Flax seed has quickly become a popular health food item available packaged or bulk in the regular and health food sections of most supermarkets. My mother-in-law has been consuming flax seeds in her daily diet for at least 2 years, and has noticed numerous positive changes in her overall health. If you ask her, she would recommend a good tablespoon of ground flax seed every day with breakfast cereal. She enjoys her healthy lifestyle with healthy blood cholesterol and sugar levels, the benefits of omega-3 fatty acids on her skin and hair, and unbelievable regularity in bowel movements.
I learned a lot about flax seeds from my conversations with her. She showed me how you can grind the flax seeds with a coffee grinder and store it refrigerated in a glass container. While whole flax seeds are stable for storage at room temperature, ground flax seeds can go rancid at room temperature after one week; proper sealing and refrigeration helps ground flax seeds keep longer. Ground flax seeds provide more nutritional benefits than whole seeds because grinding breaks them up so they are easier to digest rather than just passing undigested through the body. And I trust her because Mothers know best!
We eat flax seeds, but do we know exactly what they are? Flax seeds come from the flax plant that is native to the region from eastern Mediterranean to India and has been a source of food since ancient times dating back to 30,000 BC. Flax is an annual plant that can grow over 1 meter in height with slender stems, long elliptical shaped green leaves, and produce pale blue or bright red flowers. The flax plant also produces dry, round fruit resembling a small capsule that contains several flax seeds for cultivating.
Flax seeds have an earthy and nutty flavour, and are available throughout the year in both their brown and yellow/golden varieties. Both varieties contain the antioxidant lignan as its main component. Flax seeds are the richest source of lignans, which have a potential role in preventing prostate and colon cancer, and estrogen-stimulated breast cancer. They are a very good source of beneficial dietary fiber and omega-3 fatty acids. In addition, flax seeds are gluten-free and low in carbohydrates.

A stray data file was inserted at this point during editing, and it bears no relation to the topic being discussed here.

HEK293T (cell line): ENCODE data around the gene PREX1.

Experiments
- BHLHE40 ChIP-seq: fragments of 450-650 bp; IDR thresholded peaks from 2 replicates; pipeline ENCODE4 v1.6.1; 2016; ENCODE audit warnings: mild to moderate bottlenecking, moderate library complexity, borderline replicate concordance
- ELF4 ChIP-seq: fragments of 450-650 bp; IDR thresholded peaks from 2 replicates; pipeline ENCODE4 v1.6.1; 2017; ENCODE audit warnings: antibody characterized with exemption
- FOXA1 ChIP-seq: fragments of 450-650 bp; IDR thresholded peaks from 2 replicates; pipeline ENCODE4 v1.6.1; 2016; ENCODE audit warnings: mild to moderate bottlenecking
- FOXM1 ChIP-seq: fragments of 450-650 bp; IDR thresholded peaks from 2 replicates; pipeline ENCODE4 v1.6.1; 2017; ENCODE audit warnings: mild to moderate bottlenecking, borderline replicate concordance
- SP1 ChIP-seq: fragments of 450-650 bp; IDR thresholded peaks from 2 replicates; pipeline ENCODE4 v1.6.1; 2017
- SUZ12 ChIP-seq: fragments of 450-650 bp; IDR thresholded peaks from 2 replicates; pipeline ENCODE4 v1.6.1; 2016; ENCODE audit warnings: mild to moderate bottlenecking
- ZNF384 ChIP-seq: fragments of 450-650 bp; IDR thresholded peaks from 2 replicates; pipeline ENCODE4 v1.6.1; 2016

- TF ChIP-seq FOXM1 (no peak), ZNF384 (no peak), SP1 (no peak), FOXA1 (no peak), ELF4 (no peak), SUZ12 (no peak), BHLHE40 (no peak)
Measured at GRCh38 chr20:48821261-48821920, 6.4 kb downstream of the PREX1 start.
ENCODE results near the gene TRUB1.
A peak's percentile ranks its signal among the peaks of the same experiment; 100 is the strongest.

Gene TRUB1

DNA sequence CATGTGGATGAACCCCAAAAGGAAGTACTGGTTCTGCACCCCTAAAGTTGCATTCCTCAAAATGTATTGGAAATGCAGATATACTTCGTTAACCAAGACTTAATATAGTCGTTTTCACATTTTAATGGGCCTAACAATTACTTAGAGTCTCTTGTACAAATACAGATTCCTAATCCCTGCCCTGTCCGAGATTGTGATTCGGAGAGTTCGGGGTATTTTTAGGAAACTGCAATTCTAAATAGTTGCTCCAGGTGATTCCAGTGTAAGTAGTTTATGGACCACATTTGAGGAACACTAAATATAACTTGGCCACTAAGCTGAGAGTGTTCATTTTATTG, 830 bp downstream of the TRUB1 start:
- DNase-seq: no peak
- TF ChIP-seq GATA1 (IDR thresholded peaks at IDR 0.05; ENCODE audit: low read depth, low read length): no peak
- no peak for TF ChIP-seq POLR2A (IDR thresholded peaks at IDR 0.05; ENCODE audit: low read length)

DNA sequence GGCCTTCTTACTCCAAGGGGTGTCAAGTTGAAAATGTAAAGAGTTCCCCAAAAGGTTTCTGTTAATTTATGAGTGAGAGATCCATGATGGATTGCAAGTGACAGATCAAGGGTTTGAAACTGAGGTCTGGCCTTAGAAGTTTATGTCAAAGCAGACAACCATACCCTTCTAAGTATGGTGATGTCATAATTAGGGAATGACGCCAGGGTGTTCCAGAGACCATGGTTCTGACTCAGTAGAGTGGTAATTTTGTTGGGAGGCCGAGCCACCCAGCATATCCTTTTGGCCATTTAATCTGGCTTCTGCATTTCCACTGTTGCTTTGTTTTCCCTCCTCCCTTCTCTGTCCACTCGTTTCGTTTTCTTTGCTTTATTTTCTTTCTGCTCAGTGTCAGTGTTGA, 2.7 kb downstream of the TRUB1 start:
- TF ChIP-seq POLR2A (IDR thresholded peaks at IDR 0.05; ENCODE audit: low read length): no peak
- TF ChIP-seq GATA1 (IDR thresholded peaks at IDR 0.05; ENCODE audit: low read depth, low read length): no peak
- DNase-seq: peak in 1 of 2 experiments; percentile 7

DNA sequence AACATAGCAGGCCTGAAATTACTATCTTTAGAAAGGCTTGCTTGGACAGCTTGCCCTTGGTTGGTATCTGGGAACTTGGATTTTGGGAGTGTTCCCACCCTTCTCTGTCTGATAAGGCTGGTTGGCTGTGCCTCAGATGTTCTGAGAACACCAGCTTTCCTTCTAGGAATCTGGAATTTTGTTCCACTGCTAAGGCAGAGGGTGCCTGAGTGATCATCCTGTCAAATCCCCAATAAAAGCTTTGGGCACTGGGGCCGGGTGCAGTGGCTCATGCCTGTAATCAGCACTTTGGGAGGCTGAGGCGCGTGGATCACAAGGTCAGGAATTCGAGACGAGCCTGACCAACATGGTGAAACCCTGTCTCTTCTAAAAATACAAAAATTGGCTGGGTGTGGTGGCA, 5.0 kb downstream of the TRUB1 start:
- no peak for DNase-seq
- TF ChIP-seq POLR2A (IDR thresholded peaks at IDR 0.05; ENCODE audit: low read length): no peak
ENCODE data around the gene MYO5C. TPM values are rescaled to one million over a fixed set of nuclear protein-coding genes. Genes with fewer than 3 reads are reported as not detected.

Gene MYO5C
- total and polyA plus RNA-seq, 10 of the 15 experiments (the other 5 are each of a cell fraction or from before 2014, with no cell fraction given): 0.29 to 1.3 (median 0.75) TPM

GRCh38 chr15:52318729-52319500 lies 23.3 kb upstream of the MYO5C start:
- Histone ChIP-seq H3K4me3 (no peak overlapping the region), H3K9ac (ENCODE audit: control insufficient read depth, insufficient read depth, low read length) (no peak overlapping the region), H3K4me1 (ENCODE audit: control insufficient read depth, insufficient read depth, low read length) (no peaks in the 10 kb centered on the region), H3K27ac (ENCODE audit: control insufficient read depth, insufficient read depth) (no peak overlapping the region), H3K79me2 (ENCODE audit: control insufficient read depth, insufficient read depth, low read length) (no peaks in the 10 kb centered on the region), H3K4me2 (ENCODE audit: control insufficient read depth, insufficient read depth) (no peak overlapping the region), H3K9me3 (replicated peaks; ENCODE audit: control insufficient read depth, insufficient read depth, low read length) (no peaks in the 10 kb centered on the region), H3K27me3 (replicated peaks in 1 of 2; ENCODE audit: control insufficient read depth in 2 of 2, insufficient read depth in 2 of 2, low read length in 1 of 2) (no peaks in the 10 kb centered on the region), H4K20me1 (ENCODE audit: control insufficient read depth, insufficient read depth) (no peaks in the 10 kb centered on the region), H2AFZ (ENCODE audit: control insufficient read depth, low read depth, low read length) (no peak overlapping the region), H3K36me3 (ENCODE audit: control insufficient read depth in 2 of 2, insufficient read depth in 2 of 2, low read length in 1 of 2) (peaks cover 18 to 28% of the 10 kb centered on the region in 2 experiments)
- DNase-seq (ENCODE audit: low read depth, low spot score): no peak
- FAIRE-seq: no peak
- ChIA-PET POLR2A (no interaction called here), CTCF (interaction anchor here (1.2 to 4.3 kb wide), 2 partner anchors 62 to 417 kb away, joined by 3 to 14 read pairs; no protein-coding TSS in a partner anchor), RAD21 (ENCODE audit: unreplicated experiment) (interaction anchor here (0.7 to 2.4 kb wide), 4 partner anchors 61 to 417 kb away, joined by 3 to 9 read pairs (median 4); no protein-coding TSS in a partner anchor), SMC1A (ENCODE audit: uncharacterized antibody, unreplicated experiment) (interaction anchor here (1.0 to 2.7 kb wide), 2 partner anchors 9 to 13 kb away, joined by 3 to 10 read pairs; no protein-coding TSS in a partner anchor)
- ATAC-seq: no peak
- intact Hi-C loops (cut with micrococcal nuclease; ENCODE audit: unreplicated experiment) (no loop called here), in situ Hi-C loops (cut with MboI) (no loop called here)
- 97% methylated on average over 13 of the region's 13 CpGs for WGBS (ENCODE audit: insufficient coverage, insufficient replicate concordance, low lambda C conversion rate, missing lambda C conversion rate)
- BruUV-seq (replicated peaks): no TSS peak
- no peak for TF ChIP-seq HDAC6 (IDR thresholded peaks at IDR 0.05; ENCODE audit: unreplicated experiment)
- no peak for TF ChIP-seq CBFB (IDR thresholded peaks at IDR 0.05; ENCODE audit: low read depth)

I have adapted my mother-in-law’s suggestion about having a daily dose of flax seeds, and committed myself to having 1 to 2 tablespoons every day. I sprinkle ground flax seeds on my cereal and salads, and mix them into my homemade smoothies. Even with the amazing nutritional value of this super food, it may not be appealing to everyone’s preferences. My husband doesn’t relish the idea of sprinkling salads with flax seeds. So I thought the best way to truly enjoy flax seeds is to hide it into a great tasting cookie as a secret ingredient. This flax seed oatmeal chocolate chip cookie is naturally delicious and scrumptiously chewy. My husband and my mother-in-law enjoyed them immensely! After all, it can (almost) be eaten guilt-free.
1 1/2 cups all-purpose flour
3/4 cup quick rolled oats
3/4 cup ground flax seeds
1 tsp baking soda
1/2 tsp ground cinnamon
3/4 cup (or 12 tbsp) unsalted butter, softened at room temperature
1 cup granulated sugar
3/4 cup packed brown sugar
1 tsp vanilla extract
1 cup semisweet chocolate chips
Preheat the oven to 350oF with a rack in the middle. Line 2 baking sheets with parchment paper.
In a medium bowl, combine the flour, oats, flax seeds, baking soda, salt, and cinnamon.
In the bowl of a stand mixer, combine the granulated sugar, brown sugar, and butter; beat on medium speed until light and fluffy (about 4 minutes).
Beat in the eggs one at a time, beating well after each addition. Beat in the vanilla.
Reduce the mixer speed to low and add the flour mixture, beating just until combined.
Scrape the sides of the bowl with a rubber spatula and stir in the chocolate chips.
Drop heaping teaspoonfuls of dough onto the prepared baking sheets, about 2 inches apart.
Bake until golden brown (about 10 minutes). Let the cookies cool for about 3 minutes on the baking sheet before transferring them to cooling racks to cool completely.